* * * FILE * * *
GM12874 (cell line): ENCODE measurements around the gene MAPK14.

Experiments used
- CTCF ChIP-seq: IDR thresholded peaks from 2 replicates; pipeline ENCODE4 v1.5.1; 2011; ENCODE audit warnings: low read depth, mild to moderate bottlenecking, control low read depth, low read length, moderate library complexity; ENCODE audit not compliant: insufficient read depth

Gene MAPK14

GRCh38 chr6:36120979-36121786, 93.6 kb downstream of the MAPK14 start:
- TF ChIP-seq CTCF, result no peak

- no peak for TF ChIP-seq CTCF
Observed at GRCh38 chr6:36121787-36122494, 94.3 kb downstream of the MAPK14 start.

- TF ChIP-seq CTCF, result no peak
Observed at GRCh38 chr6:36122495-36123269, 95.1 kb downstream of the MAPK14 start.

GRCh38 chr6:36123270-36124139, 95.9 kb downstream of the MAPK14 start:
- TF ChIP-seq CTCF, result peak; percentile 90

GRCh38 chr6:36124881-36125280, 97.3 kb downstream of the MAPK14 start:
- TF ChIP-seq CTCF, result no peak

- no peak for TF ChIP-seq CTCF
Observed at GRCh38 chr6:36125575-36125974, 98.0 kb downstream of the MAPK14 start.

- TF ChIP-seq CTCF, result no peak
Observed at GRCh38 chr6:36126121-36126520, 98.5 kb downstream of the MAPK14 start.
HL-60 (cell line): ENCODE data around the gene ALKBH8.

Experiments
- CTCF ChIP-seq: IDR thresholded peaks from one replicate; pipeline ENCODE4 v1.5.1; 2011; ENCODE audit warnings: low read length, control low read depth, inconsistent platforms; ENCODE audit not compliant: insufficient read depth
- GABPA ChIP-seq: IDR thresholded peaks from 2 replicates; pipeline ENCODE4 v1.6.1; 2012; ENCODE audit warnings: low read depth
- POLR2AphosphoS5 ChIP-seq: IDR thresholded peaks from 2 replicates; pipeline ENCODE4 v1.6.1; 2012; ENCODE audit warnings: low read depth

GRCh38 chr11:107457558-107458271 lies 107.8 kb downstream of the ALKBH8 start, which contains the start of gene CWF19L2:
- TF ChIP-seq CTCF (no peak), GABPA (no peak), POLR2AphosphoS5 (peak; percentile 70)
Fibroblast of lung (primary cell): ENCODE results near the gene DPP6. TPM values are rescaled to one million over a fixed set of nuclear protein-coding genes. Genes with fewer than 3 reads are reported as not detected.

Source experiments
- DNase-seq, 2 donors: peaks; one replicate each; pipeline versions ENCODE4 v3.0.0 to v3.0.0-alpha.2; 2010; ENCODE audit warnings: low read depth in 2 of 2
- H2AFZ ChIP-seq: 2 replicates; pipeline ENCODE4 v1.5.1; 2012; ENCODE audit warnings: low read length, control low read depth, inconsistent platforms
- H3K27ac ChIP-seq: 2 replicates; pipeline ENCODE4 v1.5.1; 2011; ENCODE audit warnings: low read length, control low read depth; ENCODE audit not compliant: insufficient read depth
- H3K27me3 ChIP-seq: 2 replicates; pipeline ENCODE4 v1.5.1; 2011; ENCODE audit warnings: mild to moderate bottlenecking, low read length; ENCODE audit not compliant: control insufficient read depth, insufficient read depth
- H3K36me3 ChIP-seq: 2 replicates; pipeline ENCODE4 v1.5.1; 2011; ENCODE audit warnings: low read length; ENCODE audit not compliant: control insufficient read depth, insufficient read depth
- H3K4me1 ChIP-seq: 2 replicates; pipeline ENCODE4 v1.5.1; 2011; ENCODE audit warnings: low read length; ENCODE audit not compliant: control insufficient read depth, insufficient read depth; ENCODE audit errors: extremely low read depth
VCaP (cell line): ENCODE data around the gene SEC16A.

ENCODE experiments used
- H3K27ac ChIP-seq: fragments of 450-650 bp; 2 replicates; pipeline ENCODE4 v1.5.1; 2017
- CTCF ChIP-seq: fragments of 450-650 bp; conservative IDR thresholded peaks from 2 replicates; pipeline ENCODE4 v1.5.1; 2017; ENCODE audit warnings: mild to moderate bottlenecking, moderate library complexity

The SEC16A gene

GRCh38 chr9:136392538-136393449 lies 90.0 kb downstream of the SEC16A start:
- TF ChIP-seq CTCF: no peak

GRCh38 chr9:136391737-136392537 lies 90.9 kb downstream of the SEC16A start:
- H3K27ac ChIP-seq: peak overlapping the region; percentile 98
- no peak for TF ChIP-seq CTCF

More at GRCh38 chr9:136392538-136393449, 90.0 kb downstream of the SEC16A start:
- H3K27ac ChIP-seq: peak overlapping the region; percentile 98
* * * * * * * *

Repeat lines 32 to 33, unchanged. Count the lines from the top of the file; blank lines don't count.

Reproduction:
- H3K36me3 ChIP-seq: 2 replicates; pipeline ENCODE4 v1.5.1; 2011; ENCODE audit warnings: low read length; ENCODE audit not compliant: control insufficient read depth, insufficient read depth
- H3K4me1 ChIP-seq: 2 replicates; pipeline ENCODE4 v1.5.1; 2011; ENCODE audit warnings: low read length; ENCODE audit not compliant: control insufficient read depth, insufficient read depth; ENCODE audit errors: extremely low read depth